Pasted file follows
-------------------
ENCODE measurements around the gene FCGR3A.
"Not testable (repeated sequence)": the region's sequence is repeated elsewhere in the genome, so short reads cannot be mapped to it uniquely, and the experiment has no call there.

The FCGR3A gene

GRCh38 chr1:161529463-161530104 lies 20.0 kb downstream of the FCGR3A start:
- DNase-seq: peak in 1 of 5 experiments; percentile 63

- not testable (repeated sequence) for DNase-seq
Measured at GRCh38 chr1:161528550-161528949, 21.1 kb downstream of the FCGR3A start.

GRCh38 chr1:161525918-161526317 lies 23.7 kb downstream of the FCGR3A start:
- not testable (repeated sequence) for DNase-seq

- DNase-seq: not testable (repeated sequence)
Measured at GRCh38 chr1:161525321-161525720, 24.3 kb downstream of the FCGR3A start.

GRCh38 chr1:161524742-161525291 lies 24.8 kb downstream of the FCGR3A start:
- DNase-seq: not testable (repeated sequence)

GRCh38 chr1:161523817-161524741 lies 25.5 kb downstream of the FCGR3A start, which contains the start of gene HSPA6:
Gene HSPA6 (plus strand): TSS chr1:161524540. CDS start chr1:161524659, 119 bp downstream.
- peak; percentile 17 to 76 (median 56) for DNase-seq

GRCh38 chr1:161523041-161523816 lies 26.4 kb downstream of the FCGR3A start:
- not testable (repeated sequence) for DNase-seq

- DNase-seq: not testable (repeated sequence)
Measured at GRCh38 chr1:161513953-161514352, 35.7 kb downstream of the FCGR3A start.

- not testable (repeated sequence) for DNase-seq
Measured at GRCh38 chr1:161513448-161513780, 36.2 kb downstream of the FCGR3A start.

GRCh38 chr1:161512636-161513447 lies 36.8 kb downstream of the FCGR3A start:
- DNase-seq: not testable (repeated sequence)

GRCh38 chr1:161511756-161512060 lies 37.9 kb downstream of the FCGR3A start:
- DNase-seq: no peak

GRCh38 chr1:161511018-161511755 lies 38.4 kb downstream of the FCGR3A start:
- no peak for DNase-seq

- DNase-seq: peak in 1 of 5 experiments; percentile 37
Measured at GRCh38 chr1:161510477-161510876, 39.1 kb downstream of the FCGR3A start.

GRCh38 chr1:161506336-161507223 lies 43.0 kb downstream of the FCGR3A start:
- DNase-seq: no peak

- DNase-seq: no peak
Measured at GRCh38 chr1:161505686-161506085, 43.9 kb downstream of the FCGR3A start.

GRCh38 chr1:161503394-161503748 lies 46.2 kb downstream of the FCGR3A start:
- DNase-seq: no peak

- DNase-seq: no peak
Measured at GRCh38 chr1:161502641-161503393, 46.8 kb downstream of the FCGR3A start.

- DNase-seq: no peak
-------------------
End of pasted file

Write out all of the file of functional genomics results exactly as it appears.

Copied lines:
ENCODE measurements around the gene FCGR3A.
"Not testable (repeated sequence)": the region's sequence is repeated elsewhere in the genome, so short reads cannot be mapped to it uniquely, and the experiment has no call there.

The FCGR3A gene

GRCh38 chr1:161529463-161530104 lies 20.0 kb downstream of the FCGR3A start:
- DNase-seq: peak in 1 of 5 experiments; percentile 63

- not testable (repeated sequence) for DNase-seq
Measured at GRCh38 chr1:161528550-161528949, 21.1 kb downstream of the FCGR3A start.

GRCh38 chr1:161525918-161526317 lies 23.7 kb downstream of the FCGR3A start:
- not testable (repeated sequence) for DNase-seq

- DNase-seq: not testable (repeated sequence)
Measured at GRCh38 chr1:161525321-161525720, 24.3 kb downstream of the FCGR3A start.

GRCh38 chr1:161524742-161525291 lies 24.8 kb downstream of the FCGR3A start:
- DNase-seq: not testable (repeated sequence)

GRCh38 chr1:161523817-161524741 lies 25.5 kb downstream of the FCGR3A start, which contains the start of gene HSPA6:
Gene HSPA6 (plus strand): TSS chr1:161524540. CDS start chr1:161524659, 119 bp downstream.
- peak; percentile 17 to 76 (median 56) for DNase-seq

GRCh38 chr1:161523041-161523816 lies 26.4 kb downstream of the FCGR3A start:
- not testable (repeated sequence) for DNase-seq

- DNase-seq: not testable (repeated sequence)
Measured at GRCh38 chr1:161513953-161514352, 35.7 kb downstream of the FCGR3A start.

- not testable (repeated sequence) for DNase-seq
Measured at GRCh38 chr1:161513448-161513780, 36.2 kb downstream of the FCGR3A start.

GRCh38 chr1:161512636-161513447 lies 36.8 kb downstream of the FCGR3A start:
- DNase-seq: not testable (repeated sequence)

GRCh38 chr1:161511756-161512060 lies 37.9 kb downstream of the FCGR3A start:
- DNase-seq: no peak

GRCh38 chr1:161511018-161511755 lies 38.4 kb downstream of the FCGR3A start:
- no peak for DNase-seq

- DNase-seq: peak in 1 of 5 experiments; percentile 37
Measured at GRCh38 chr1:161510477-161510876, 39.1 kb downstream of the FCGR3A start.

GRCh38 chr1:161506336-161507223 lies 43.0 kb downstream of the FCGR3A start:
- DNase-seq: no peak

- DNase-seq: no peak
Measured at GRCh38 chr1:161505686-161506085, 43.9 kb downstream of the FCGR3A start.

GRCh38 chr1:161503394-161503748 lies 46.2 kb downstream of the FCGR3A start:
- DNase-seq: no peak

- DNase-seq: no peak
Measured at GRCh38 chr1:161502641-161503393, 46.8 kb downstream of the FCGR3A start.

- DNase-seq: no peak